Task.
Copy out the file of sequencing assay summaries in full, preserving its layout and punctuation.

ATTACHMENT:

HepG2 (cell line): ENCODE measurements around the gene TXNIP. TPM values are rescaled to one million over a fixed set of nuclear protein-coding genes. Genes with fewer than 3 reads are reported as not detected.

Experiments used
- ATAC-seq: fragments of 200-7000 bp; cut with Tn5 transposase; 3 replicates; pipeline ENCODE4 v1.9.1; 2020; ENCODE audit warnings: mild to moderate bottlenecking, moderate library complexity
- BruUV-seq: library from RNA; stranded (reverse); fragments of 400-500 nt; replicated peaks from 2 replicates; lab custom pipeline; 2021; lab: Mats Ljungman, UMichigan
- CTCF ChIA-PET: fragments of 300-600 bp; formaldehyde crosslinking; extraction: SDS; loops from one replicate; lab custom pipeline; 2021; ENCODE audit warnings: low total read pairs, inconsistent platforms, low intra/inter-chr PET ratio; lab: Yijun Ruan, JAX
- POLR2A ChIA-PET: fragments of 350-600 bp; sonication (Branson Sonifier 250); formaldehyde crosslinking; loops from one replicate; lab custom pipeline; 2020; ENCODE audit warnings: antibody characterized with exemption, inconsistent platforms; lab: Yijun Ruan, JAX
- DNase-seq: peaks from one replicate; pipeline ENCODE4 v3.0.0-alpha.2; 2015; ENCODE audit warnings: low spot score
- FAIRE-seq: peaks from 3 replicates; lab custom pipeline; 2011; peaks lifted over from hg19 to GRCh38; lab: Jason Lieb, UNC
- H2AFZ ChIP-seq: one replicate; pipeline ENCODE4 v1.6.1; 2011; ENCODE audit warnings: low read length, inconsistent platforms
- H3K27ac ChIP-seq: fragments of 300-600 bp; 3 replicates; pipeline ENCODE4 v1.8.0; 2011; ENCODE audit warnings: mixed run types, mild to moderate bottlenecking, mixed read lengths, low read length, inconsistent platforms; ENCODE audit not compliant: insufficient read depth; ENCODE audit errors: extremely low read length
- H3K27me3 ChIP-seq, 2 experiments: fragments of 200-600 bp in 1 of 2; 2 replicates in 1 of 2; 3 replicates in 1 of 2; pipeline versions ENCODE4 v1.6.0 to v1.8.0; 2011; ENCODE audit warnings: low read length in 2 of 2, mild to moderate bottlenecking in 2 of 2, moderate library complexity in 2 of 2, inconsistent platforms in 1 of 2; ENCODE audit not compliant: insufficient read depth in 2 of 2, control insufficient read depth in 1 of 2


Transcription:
HepG2 (cell line): ENCODE measurements around the gene TXNIP. TPM values are rescaled to one million over a fixed set of nuclear protein-coding genes. Genes with fewer than 3 reads are reported as not detected.

Experiments used
- ATAC-seq: fragments of 200-7000 bp; cut with Tn5 transposase; 3 replicates; pipeline ENCODE4 v1.9.1; 2020; ENCODE audit warnings: mild to moderate bottlenecking, moderate library complexity
- BruUV-seq: library from RNA; stranded (reverse); fragments of 400-500 nt; replicated peaks from 2 replicates; lab custom pipeline; 2021; lab: Mats Ljungman, UMichigan
- CTCF ChIA-PET: fragments of 300-600 bp; formaldehyde crosslinking; extraction: SDS; loops from one replicate; lab custom pipeline; 2021; ENCODE audit warnings: low total read pairs, inconsistent platforms, low intra/inter-chr PET ratio; lab: Yijun Ruan, JAX
- POLR2A ChIA-PET: fragments of 350-600 bp; sonication (Branson Sonifier 250); formaldehyde crosslinking; loops from one replicate; lab custom pipeline; 2020; ENCODE audit warnings: antibody characterized with exemption, inconsistent platforms; lab: Yijun Ruan, JAX
- DNase-seq: peaks from one replicate; pipeline ENCODE4 v3.0.0-alpha.2; 2015; ENCODE audit warnings: low spot score
- FAIRE-seq: peaks from 3 replicates; lab custom pipeline; 2011; peaks lifted over from hg19 to GRCh38; lab: Jason Lieb, UNC
- H2AFZ ChIP-seq: one replicate; pipeline ENCODE4 v1.6.1; 2011; ENCODE audit warnings: low read length, inconsistent platforms
- H3K27ac ChIP-seq: fragments of 300-600 bp; 3 replicates; pipeline ENCODE4 v1.8.0; 2011; ENCODE audit warnings: mixed run types, mild to moderate bottlenecking, mixed read lengths, low read length, inconsistent platforms; ENCODE audit not compliant: insufficient read depth; ENCODE audit errors: extremely low read length
- H3K27me3 ChIP-seq, 2 experiments: fragments of 200-600 bp in 1 of 2; 2 replicates in 1 of 2; 3 replicates in 1 of 2; pipeline versions ENCODE4 v1.6.0 to v1.8.0; 2011; ENCODE audit warnings: low read length in 2 of 2, mild to moderate bottlenecking in 2 of 2, moderate library complexity in 2 of 2, inconsistent platforms in 1 of 2; ENCODE audit not compliant: insufficient read depth in 2 of 2, control insufficient read depth in 1 of 2